6 Replacements You Can Make Right Now to Improve Your Life

It’s out with the old, and in with the new…

Alison Schaffir
Jul 22, 2020 · 6 min read
Photo by Dan Gold on Unsplash

There’s a common belief that the more you have, the happier you will be — whether aspirations of success, wealth, or fame.

Yet, contrary to popular belief, life isn’t necessarily all about gaining. Instead, replacement can be equally, if not more, fulfilling than accumulation. The key to improving your life is quite simple: eliminate old habits, and instead, replace them with newer, healthier ones.

Just like you would with a closet of clothes that don’t properly fit anymore, it’s important to clear out the clutter and make room for your new and improved wardrobe.

If you’re reading this, then it might be time for you to pull a Marie Kondo, and declutter your life of the things that no longer suit you. Here are six replacements you can make, and how they will, in turn, lead to an improved life:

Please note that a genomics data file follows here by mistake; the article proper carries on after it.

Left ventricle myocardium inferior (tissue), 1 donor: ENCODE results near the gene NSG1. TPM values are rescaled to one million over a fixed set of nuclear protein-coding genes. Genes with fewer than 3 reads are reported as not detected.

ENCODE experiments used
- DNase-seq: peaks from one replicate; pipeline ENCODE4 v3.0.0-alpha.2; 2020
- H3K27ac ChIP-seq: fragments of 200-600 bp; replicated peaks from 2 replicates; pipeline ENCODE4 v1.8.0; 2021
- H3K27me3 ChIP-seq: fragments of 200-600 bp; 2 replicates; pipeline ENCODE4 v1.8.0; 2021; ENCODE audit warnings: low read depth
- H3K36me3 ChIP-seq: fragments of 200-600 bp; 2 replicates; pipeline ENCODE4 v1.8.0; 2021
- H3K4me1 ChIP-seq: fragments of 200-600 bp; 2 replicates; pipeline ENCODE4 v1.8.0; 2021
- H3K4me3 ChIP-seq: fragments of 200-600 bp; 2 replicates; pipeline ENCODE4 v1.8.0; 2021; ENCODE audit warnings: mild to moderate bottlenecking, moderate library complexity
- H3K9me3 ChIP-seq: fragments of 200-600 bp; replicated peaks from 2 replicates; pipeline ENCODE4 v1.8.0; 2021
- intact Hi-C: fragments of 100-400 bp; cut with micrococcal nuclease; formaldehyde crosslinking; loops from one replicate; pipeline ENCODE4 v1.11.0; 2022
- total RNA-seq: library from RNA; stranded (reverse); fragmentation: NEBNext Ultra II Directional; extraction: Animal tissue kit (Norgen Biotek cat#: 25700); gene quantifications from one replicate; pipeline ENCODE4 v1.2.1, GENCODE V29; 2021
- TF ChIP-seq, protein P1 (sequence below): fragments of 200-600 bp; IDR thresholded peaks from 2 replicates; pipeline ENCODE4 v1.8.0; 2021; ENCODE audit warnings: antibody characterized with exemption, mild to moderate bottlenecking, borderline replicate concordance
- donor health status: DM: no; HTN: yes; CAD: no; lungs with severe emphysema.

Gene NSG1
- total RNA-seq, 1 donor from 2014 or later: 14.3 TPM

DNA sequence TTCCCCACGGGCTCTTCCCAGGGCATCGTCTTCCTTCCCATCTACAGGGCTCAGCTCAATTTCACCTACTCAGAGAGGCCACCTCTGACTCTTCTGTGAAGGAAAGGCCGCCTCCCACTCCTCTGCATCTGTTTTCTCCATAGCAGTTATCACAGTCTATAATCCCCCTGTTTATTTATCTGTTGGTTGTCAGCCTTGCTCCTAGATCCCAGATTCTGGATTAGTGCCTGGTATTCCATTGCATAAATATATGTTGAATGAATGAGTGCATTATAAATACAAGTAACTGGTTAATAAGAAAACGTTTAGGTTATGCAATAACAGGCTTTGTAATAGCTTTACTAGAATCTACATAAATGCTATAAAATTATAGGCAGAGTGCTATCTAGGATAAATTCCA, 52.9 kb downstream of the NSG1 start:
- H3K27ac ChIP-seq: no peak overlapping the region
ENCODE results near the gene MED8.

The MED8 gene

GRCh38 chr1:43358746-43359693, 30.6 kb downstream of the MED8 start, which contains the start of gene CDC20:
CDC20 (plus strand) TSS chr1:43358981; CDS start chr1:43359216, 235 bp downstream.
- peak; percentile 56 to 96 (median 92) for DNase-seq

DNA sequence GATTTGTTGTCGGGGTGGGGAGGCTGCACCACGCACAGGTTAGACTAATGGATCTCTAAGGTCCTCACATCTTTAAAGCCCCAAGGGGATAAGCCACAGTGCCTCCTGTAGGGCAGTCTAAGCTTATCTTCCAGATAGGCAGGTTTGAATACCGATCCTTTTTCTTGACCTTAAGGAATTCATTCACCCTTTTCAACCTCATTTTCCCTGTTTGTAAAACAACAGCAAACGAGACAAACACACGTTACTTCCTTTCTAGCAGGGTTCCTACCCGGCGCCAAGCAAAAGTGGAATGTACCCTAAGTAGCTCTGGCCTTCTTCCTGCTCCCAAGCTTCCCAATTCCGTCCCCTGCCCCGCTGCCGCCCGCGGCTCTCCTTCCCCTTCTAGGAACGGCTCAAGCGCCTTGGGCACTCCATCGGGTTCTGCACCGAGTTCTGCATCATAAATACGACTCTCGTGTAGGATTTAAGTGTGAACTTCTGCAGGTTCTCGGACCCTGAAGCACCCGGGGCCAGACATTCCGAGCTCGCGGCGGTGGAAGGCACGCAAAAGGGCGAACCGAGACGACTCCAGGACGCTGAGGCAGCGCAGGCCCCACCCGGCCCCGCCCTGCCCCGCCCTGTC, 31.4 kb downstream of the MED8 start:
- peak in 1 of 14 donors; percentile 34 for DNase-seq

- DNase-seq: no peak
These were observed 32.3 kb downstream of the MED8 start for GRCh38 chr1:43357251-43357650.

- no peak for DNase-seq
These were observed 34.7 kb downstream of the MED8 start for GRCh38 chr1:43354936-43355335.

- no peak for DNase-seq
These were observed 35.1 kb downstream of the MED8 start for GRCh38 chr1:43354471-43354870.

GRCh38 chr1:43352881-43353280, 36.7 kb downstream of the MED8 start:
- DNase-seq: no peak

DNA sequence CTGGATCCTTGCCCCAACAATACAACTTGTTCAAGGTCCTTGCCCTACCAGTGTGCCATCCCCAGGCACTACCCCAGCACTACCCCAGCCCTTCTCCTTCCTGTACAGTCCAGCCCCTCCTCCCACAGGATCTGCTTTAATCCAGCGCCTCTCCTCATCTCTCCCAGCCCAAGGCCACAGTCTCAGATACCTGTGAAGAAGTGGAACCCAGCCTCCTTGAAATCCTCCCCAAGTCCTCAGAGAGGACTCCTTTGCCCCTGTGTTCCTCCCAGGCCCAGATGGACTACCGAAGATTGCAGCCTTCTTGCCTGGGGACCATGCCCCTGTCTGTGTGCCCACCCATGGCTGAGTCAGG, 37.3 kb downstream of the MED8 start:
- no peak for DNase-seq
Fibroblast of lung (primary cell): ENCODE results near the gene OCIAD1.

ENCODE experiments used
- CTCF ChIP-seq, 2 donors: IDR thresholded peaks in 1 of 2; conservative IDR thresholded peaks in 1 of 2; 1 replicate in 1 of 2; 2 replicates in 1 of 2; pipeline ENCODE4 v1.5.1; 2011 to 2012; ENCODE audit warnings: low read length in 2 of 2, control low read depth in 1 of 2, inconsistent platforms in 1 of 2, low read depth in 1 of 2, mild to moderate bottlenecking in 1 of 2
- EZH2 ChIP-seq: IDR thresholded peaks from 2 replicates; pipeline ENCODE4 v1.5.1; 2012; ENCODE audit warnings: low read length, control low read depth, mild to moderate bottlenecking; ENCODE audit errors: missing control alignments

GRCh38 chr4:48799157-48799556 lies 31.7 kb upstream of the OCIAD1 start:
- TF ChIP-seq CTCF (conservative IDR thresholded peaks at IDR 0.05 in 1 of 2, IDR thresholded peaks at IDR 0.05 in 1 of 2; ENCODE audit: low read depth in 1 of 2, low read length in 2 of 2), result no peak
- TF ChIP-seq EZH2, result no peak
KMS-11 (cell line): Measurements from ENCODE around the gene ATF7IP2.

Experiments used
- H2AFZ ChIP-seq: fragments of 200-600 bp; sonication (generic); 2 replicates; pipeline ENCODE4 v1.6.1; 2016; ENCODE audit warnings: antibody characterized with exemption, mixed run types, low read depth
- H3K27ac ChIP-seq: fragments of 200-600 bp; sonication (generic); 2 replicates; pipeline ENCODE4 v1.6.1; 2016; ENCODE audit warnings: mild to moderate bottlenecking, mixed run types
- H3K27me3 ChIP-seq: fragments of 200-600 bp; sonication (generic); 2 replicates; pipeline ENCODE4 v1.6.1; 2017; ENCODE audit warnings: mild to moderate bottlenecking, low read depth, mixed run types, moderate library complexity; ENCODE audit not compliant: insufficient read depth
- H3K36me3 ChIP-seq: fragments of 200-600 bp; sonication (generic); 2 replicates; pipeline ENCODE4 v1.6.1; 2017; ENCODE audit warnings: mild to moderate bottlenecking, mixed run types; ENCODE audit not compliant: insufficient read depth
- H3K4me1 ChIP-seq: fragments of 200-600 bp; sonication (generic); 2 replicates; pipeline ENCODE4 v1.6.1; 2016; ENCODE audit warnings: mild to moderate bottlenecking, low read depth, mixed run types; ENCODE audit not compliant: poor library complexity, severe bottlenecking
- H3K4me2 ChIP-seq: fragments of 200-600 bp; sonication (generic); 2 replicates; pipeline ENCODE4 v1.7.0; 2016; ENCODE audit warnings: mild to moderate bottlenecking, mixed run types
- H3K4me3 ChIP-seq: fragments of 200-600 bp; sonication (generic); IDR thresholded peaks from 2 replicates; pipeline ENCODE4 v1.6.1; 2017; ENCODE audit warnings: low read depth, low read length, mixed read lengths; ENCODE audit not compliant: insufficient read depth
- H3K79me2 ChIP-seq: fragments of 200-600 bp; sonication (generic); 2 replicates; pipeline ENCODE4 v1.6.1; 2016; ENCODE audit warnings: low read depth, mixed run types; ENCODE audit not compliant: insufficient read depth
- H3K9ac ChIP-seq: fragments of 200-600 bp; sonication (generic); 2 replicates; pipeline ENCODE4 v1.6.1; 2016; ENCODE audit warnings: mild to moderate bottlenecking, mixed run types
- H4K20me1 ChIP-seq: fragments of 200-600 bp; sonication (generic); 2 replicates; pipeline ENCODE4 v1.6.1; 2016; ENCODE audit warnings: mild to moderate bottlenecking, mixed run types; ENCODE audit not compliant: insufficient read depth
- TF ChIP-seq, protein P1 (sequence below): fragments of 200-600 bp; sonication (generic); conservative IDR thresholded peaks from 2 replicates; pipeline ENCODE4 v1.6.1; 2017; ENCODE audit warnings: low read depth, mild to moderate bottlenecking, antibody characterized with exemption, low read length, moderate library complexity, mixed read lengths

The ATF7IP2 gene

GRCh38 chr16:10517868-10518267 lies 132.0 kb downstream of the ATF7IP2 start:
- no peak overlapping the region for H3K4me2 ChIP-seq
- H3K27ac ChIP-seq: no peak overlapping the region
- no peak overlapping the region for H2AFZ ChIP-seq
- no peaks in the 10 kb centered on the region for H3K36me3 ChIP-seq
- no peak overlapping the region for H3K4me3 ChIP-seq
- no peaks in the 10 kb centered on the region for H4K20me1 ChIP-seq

1. Replace instant gratification with long-term fulfillment

Delaying gratification isn’t easy — it takes willpower. If you want to build long-term success, then it’s necessary to resist short-term temptations in favor of long-term gains.

This applies for any significant goal — from wanting to get into shape, to wanting to become a better writer. As with any worthwhile pursuit, you must fully commit yourself to the process. As much as we all wish, we aren’t going to lose the target weight from one exercise session or become a viral success at writing overnight.

If you want to see substantial progress, you must put in the hours and invest long-term dedication. This can be done by making deliberate, concrete changes that you stick to — like going on a 30-minute run every morning or sitting down to write 500 words every day. Though they might seem small initially, these repeated habits can build significant results over time.

In fact, delaying gratification is one of the best skills you can adopt for future success, as observed with Walter Mischel’s famous marshmallow experiment — the most well-known example of research on self-control.